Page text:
Photo by Tyler Meuter

I could argue that New Year’s Eve and July 4th are my two favorite holidays because these two days give me an excuse to binge my second favorite TV show for hours on end. SyFy, in a last ditch effort to repent for the abomination that was Mega Shark v. Giant Octopus, decided to play The Twilight Zone all day on these two holidays.

The Twilight Zone is an example of an anthology series, a program that completely changes actors and storylines either from episode to episode or season to season. This format, popular during the Golden Age of Television, had many benefits: it was easy to rebound from poor ratings, big name stars are more willing to sign shorter contracts, and the flexibilty allowed writers to tackle as many storylines and social critiques as they wanted. The Twilight Zone anthology format enabled the writers to sign stars such as William Shatner, Burgess Meredith and Mickey Rooney, adding a great deal of star power and respect to the show.

As the Golden Age faded away, so did the popularity of anthology programming. Five years ago, if you asked someone what an anthology series was, they would probably be very confused. The format hadn’t been popular in years. But in 2011, Ryan Murphy and Brad Falchuk changed that by creating the FX series American Horror Story (AHS).

AHS has been a sensation, smashing cable records all over. The 2011 American society had grown jaded of the typical television format; six years in and Rick Grimes is still killing zombies, Tyrion Lannister is still four feet tall, and Jack Bauer is still catching terrorists. But AHS promised something different. Each season would tell a different story, complete with new actors and new settings. Because the show is given 12 episodes to begin and end a self-contained narrative, the pace is faster and the program is engrossing. A-List actors fill out its ever-changing roster, making the show seem more legitimate.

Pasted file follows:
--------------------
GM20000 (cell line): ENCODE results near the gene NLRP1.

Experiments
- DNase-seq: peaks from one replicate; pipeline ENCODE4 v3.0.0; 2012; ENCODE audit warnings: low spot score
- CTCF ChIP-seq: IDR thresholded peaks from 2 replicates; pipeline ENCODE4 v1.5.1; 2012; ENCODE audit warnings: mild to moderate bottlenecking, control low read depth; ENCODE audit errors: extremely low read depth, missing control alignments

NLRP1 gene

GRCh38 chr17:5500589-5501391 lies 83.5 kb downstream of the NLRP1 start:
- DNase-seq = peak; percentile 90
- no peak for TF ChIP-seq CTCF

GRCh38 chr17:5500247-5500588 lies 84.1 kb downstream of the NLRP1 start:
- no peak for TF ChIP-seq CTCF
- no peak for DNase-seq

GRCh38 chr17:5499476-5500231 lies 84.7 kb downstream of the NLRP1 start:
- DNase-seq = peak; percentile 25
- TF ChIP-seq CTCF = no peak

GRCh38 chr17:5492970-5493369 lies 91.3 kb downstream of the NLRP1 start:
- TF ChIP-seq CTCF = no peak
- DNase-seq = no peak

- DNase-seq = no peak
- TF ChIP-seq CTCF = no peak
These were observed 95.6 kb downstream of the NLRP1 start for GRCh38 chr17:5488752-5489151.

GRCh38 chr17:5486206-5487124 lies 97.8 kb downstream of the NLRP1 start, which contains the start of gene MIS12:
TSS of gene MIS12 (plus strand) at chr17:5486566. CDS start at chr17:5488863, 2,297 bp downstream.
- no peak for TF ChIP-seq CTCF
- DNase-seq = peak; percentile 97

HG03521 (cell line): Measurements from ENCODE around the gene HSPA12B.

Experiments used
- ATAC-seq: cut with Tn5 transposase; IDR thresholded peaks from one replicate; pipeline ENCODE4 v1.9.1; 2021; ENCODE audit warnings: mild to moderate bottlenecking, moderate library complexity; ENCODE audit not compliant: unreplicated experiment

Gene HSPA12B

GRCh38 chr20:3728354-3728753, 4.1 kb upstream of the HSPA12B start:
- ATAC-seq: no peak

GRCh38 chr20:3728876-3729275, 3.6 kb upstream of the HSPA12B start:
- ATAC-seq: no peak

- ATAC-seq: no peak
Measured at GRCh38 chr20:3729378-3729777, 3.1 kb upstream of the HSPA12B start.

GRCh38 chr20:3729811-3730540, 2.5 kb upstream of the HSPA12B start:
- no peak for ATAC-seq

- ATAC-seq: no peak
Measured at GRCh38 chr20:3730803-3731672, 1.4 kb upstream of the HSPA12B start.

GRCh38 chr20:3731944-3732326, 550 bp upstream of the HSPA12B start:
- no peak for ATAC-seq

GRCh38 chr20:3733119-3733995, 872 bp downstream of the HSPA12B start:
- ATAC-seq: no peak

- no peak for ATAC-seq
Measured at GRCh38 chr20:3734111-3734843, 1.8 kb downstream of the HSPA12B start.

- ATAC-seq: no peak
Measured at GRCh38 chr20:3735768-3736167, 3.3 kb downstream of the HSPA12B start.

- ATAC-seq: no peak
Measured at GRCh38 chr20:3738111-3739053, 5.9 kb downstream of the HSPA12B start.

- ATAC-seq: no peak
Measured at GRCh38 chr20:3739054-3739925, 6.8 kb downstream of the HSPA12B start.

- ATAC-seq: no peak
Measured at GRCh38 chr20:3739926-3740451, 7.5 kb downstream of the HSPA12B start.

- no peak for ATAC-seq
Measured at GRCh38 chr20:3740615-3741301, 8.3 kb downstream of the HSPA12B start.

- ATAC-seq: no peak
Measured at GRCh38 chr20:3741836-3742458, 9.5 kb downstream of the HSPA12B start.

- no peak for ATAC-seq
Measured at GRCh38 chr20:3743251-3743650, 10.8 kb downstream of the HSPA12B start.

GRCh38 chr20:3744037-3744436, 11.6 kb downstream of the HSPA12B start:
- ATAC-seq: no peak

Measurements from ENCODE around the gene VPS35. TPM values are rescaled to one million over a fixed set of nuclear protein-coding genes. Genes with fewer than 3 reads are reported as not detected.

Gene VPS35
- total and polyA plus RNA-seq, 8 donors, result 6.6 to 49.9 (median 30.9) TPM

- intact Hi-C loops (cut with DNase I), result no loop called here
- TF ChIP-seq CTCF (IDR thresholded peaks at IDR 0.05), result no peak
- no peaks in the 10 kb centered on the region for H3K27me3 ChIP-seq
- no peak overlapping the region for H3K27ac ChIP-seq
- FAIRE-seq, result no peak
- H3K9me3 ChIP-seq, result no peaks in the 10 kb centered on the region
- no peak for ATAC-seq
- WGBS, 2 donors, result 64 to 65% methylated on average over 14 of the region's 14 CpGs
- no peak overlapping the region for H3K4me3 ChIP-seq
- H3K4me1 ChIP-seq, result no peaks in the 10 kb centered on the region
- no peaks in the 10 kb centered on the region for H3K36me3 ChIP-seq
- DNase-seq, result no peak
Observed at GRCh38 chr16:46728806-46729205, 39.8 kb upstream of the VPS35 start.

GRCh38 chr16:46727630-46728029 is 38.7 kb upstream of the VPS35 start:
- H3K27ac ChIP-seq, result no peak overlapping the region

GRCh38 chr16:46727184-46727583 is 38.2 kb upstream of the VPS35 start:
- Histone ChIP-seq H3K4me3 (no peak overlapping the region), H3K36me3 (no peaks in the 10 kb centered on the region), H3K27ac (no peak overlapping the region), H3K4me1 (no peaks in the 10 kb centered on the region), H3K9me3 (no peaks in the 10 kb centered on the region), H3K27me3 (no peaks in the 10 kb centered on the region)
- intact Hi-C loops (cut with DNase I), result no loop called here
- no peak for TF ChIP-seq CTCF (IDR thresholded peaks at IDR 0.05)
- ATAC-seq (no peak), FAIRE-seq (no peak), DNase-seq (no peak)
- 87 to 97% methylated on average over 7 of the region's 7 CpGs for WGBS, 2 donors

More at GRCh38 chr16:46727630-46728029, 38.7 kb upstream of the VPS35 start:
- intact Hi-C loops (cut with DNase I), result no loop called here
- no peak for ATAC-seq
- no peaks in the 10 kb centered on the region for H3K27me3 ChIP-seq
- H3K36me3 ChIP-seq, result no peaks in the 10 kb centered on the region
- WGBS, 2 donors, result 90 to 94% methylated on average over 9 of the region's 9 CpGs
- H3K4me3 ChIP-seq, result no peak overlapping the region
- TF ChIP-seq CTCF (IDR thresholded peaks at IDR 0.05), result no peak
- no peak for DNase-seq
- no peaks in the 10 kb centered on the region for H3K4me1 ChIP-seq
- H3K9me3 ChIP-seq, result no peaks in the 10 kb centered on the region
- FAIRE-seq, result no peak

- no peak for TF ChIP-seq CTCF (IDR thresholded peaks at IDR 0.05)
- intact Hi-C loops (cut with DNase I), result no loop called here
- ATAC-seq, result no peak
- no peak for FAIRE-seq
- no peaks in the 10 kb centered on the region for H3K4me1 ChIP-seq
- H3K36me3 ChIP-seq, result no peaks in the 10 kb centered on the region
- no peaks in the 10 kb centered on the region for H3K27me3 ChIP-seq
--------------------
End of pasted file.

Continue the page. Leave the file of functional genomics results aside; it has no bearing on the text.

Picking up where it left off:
Other networks have jumped onto the anthology bandwagon after the success of AHS. Take HBO’s True Detective for instance. True Detective, my all-time favorite series, follows the same format as AHS. The first season starred Woody Harrelson and Matthew McConaughey, two of Hollywood’s biggest names. The show garnered huge audiences and rave reviews.

But then came season two. Reviews were terrible, and viewership was terrible. Under any other circumstances, the show would have been cancelled. But with the promise of a blank slate for season three, HBO was able to give the writers a chance to redeem themselves. This is perhaps the best characteristic of such shows.

American Horror Story, True Detective and Fargo are three of the biggest shows being produced right now, and for good reason. They bring something fresh to the table, a fast-paced story full of big name actors with the promise of something new right around the corner.

I believe we are currently in television’s second Golden Age. Building off of AHS’s success, more anthology series will appear bringing more movie stars to the television screen. If Fargo and True Detective are any indication, the this format has the potential to grow back into a dominant force of the television landscape. And in the often stale, laughtrack laden world of today’s scripted TV, it may be exactly what we need.